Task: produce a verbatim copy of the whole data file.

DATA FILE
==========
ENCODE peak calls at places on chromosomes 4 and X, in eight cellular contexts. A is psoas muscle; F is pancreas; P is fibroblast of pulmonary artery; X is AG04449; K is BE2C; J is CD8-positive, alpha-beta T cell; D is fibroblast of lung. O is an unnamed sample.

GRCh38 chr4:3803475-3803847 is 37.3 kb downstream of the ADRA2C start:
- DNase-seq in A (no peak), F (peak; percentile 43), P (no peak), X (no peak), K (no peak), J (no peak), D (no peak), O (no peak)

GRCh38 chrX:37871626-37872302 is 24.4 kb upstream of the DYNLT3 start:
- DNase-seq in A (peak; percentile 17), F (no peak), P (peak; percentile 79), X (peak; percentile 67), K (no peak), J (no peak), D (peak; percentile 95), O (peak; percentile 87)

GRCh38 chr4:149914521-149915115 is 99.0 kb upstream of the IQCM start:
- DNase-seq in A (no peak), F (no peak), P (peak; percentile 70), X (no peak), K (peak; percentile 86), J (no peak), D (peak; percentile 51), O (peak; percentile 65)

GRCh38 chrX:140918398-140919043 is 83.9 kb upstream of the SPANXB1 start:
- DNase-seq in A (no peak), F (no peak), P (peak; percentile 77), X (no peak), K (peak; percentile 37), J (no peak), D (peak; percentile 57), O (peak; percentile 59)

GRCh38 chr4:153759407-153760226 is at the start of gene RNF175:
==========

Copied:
ENCODE peak calls at places on chromosomes 4 and X, in eight cellular contexts. A is psoas muscle; F is pancreas; P is fibroblast of pulmonary artery; X is AG04449; K is BE2C; J is CD8-positive, alpha-beta T cell; D is fibroblast of lung. O is an unnamed sample.

GRCh38 chr4:3803475-3803847 is 37.3 kb downstream of the ADRA2C start:
- DNase-seq in A (no peak), F (peak; percentile 43), P (no peak), X (no peak), K (no peak), J (no peak), D (no peak), O (no peak)

GRCh38 chrX:37871626-37872302 is 24.4 kb upstream of the DYNLT3 start:
- DNase-seq in A (peak; percentile 17), F (no peak), P (peak; percentile 79), X (peak; percentile 67), K (no peak), J (no peak), D (peak; percentile 95), O (peak; percentile 87)

GRCh38 chr4:149914521-149915115 is 99.0 kb upstream of the IQCM start:
- DNase-seq in A (no peak), F (no peak), P (peak; percentile 70), X (no peak), K (peak; percentile 86), J (no peak), D (peak; percentile 51), O (peak; percentile 65)

GRCh38 chrX:140918398-140919043 is 83.9 kb upstream of the SPANXB1 start:
- DNase-seq in A (no peak), F (no peak), P (peak; percentile 77), X (no peak), K (peak; percentile 37), J (no peak), D (peak; percentile 57), O (peak; percentile 59)

GRCh38 chr4:153759407-153760226 is at the start of gene RNF175: